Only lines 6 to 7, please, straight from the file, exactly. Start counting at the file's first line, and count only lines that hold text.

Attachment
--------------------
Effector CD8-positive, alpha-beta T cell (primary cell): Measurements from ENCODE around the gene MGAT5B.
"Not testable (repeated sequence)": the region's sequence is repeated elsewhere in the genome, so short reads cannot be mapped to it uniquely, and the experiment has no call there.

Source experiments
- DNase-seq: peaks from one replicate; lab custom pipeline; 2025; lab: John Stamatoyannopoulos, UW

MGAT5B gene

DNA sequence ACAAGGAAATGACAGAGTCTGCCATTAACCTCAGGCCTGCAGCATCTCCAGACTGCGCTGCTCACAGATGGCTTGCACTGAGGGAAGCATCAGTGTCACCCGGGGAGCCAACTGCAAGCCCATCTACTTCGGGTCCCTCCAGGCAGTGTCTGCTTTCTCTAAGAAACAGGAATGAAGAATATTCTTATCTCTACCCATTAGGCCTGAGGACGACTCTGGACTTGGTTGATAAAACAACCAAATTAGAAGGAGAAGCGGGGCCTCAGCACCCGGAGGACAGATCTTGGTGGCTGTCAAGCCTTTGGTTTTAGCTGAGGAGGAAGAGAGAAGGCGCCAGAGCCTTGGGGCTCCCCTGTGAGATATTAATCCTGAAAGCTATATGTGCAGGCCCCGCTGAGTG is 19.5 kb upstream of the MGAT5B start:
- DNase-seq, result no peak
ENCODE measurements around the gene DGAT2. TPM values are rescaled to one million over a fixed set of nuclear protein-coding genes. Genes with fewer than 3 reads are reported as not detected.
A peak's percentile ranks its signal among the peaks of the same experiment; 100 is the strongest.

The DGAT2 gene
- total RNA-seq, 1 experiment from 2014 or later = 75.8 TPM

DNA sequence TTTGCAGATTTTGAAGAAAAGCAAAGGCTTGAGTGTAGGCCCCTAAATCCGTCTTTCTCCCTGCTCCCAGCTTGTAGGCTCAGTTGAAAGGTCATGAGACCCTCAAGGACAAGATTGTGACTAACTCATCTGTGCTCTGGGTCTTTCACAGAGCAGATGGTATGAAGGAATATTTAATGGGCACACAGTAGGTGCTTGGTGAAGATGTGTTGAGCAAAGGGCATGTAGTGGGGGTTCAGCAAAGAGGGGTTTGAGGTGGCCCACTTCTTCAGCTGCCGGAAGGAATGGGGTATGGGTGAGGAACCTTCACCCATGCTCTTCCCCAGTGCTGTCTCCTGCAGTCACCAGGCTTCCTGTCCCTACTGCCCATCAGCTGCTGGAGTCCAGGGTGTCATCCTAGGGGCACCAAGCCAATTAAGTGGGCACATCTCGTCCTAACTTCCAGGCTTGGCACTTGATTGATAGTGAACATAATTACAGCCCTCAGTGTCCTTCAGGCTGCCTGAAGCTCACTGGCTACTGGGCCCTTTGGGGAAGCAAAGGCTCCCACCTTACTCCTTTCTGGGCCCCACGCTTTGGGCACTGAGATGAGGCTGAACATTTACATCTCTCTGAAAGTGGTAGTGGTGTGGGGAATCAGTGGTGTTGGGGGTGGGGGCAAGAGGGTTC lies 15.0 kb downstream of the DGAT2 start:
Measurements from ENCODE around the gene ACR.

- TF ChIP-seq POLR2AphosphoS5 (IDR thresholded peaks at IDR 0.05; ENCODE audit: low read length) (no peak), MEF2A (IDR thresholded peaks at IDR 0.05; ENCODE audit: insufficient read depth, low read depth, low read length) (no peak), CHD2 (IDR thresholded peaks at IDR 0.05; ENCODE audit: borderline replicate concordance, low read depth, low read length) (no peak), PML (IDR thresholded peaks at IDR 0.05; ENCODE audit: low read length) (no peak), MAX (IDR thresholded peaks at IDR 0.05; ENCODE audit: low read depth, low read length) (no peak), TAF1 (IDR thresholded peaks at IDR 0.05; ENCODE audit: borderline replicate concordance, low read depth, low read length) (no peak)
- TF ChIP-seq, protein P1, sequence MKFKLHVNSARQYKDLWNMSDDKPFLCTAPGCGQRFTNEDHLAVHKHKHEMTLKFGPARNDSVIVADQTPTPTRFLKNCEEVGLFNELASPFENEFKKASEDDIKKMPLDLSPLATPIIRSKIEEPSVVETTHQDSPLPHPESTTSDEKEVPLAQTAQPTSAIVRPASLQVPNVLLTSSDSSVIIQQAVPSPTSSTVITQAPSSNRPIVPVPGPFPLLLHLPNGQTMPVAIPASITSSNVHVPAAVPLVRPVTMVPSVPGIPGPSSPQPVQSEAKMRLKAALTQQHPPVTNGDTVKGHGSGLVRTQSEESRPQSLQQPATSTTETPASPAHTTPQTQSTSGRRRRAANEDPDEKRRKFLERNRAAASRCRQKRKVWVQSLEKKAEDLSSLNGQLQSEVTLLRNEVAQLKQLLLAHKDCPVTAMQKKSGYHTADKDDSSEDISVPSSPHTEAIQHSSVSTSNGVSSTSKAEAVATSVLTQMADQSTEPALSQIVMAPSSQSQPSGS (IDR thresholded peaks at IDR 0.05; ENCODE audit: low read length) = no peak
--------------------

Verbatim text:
DNA sequence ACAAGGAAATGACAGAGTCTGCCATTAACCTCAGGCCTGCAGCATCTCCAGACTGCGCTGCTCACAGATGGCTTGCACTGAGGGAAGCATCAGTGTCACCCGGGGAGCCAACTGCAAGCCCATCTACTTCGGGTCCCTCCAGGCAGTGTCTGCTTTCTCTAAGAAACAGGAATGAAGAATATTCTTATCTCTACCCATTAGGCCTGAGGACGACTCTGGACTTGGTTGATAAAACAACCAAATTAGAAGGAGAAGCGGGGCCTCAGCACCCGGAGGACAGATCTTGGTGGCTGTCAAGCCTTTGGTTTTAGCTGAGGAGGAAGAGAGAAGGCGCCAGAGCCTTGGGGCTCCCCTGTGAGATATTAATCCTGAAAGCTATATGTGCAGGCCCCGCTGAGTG is 19.5 kb upstream of the MGAT5B start:
- DNase-seq, result no peak